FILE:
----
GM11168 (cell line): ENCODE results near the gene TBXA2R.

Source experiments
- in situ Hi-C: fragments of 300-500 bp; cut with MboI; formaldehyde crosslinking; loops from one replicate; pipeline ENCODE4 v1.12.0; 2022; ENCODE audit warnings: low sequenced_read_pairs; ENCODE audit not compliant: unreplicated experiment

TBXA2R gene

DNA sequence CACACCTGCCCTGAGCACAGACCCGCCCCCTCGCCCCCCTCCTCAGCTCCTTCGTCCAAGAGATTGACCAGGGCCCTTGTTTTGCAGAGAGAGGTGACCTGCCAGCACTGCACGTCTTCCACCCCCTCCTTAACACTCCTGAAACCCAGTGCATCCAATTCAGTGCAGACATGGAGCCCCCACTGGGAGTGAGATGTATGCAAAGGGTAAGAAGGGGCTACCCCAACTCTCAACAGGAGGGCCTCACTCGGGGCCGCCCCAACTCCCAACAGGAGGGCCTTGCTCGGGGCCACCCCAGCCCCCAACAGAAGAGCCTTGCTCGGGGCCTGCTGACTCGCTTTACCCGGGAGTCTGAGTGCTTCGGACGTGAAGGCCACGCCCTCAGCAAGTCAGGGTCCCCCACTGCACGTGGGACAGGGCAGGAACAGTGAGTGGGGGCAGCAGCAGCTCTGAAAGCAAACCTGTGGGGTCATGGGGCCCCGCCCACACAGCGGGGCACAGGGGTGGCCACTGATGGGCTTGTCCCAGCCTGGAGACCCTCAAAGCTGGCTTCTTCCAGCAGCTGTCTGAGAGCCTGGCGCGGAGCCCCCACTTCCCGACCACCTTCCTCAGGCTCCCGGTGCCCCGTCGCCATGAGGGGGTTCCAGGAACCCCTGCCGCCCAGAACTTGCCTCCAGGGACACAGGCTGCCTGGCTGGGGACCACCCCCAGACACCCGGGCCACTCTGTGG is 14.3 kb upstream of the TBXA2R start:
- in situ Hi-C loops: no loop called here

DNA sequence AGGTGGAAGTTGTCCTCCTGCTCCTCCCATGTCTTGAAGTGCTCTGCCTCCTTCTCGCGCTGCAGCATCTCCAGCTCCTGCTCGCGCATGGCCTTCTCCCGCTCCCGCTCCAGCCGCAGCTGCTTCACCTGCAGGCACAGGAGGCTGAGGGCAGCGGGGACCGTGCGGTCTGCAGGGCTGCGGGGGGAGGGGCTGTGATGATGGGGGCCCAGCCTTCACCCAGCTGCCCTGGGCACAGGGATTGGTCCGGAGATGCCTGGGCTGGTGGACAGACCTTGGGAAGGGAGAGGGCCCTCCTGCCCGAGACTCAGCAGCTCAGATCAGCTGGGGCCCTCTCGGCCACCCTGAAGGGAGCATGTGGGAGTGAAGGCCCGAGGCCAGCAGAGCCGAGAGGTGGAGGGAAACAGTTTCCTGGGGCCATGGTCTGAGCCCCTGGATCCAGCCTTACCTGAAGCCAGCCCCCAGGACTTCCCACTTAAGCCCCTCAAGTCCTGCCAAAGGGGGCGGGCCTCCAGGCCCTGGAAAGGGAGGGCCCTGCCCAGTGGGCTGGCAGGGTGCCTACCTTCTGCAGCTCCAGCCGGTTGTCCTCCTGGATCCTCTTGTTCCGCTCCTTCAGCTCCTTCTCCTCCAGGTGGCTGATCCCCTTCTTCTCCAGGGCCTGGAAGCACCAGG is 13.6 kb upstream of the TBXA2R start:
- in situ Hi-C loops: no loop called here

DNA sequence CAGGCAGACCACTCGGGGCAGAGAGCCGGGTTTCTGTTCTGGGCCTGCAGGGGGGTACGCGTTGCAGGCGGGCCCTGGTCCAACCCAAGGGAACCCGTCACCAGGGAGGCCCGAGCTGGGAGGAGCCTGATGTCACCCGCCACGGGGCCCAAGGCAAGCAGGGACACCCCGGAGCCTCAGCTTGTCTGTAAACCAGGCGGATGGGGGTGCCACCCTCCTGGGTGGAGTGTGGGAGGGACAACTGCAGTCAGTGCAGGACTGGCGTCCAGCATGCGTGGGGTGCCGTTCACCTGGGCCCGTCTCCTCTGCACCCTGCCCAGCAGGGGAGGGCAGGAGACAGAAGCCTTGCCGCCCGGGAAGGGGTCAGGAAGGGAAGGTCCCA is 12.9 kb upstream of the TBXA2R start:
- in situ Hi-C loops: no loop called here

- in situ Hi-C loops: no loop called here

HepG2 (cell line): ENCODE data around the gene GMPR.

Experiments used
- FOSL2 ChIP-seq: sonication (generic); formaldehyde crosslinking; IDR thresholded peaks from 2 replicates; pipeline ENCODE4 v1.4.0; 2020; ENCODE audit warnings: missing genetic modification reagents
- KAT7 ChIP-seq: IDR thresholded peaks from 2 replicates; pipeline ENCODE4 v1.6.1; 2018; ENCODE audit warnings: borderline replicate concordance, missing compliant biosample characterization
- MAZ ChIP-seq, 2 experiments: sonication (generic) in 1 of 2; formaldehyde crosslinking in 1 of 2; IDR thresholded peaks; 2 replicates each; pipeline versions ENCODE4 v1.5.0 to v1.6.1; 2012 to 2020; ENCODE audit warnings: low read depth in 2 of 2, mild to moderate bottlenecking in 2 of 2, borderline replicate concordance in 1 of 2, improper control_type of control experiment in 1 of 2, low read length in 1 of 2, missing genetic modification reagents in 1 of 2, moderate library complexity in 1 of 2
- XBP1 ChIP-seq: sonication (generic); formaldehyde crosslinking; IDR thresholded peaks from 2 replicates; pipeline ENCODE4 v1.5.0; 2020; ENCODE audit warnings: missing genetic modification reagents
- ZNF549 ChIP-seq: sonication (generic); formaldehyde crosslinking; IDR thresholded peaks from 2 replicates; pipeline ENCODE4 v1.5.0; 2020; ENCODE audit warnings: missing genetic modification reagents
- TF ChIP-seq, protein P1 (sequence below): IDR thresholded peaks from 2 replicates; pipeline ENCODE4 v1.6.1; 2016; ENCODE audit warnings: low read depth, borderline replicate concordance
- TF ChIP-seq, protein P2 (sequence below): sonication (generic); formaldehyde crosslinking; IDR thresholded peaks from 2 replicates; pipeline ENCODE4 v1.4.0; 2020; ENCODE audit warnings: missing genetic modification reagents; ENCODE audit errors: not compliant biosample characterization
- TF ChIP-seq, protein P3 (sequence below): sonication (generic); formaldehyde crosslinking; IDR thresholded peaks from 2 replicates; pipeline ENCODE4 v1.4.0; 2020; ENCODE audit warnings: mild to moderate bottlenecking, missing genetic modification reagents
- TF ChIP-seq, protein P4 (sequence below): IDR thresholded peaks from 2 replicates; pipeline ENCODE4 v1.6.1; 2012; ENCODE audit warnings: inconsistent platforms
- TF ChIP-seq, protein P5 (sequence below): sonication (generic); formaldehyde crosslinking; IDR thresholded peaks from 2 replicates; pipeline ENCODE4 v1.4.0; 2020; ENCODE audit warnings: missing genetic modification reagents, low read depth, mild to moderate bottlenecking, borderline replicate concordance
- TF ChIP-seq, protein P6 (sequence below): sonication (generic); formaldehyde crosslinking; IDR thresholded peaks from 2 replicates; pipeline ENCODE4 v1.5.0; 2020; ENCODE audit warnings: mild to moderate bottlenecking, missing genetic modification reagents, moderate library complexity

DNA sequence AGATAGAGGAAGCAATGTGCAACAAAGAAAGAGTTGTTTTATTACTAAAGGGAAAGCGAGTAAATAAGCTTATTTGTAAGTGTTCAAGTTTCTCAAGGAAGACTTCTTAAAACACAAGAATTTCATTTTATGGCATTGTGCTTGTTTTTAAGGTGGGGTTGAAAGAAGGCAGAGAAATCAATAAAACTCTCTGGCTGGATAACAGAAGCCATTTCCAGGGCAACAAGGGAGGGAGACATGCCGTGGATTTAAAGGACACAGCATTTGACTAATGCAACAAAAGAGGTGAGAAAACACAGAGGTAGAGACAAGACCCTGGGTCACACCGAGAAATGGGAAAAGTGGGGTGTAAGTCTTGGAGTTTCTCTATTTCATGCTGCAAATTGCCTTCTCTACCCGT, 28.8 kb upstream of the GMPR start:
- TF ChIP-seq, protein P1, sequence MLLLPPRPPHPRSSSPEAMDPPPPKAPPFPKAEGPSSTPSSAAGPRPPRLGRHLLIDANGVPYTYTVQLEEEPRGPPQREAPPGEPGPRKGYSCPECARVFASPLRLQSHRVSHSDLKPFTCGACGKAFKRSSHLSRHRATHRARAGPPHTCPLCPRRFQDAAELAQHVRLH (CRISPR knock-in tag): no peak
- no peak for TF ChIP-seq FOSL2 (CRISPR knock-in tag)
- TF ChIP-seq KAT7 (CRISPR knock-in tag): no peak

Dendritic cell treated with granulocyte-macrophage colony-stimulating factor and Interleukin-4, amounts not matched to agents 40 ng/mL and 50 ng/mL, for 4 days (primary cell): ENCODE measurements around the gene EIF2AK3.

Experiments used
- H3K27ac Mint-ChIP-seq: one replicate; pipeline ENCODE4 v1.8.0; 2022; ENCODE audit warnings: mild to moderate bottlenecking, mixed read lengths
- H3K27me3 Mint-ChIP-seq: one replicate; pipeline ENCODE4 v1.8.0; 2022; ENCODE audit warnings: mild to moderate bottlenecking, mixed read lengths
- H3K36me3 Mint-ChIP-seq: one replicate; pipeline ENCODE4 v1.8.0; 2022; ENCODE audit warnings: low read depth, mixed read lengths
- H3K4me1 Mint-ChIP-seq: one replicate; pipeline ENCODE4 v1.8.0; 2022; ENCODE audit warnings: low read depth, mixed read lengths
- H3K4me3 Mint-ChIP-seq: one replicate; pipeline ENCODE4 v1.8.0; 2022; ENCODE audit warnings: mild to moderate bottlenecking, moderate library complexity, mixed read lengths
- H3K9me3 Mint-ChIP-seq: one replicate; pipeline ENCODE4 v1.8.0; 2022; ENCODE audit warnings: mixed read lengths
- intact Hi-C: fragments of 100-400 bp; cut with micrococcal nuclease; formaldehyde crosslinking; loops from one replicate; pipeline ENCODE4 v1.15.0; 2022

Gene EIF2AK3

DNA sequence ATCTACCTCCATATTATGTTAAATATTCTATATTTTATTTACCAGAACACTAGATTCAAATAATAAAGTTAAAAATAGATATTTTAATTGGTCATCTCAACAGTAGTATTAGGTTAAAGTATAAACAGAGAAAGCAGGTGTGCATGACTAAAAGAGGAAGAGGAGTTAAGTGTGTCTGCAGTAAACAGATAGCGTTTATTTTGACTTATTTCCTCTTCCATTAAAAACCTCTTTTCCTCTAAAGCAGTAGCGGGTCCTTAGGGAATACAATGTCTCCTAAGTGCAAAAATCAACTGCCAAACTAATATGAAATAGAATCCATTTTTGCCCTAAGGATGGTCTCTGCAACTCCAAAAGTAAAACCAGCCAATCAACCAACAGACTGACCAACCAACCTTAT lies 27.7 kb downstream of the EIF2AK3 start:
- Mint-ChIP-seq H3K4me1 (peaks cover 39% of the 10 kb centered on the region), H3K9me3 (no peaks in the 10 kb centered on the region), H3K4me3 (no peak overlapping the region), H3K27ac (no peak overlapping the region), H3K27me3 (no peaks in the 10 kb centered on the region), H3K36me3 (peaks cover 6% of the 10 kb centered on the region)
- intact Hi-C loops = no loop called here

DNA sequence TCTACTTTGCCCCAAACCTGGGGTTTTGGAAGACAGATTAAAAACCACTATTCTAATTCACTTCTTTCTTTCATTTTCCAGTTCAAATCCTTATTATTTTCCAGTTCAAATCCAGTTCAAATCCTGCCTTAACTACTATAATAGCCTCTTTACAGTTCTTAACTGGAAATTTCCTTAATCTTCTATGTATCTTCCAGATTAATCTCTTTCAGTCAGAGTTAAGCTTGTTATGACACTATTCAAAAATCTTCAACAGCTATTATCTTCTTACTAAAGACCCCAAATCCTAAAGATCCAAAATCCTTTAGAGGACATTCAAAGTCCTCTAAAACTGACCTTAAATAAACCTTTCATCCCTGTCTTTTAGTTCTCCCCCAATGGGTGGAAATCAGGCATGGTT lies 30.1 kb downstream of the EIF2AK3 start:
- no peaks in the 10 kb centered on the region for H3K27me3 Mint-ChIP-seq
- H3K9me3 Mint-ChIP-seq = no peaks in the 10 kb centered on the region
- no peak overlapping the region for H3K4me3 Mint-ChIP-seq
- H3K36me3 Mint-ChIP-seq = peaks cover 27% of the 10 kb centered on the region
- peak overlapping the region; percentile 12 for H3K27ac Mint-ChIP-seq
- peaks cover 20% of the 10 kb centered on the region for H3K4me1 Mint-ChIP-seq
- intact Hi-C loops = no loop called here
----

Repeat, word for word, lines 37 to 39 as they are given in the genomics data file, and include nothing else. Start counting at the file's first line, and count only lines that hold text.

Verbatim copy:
- intact Hi-C: fragments of 100-400 bp; cut with micrococcal nuclease; formaldehyde crosslinking; loops from one replicate; pipeline ENCODE4 v1.15.0; 2022

Gene EIF2AK3

DNA sequence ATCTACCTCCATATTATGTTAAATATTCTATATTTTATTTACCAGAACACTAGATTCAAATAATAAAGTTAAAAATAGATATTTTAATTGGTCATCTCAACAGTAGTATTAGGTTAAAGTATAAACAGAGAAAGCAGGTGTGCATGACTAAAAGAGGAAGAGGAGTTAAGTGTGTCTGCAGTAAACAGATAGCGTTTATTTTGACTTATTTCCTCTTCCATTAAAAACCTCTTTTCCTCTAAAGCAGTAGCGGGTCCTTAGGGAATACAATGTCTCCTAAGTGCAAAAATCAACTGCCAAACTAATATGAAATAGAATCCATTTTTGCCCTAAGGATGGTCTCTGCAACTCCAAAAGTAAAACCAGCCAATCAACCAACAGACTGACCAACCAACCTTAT lies 27.7 kb downstream of the EIF2AK3 start: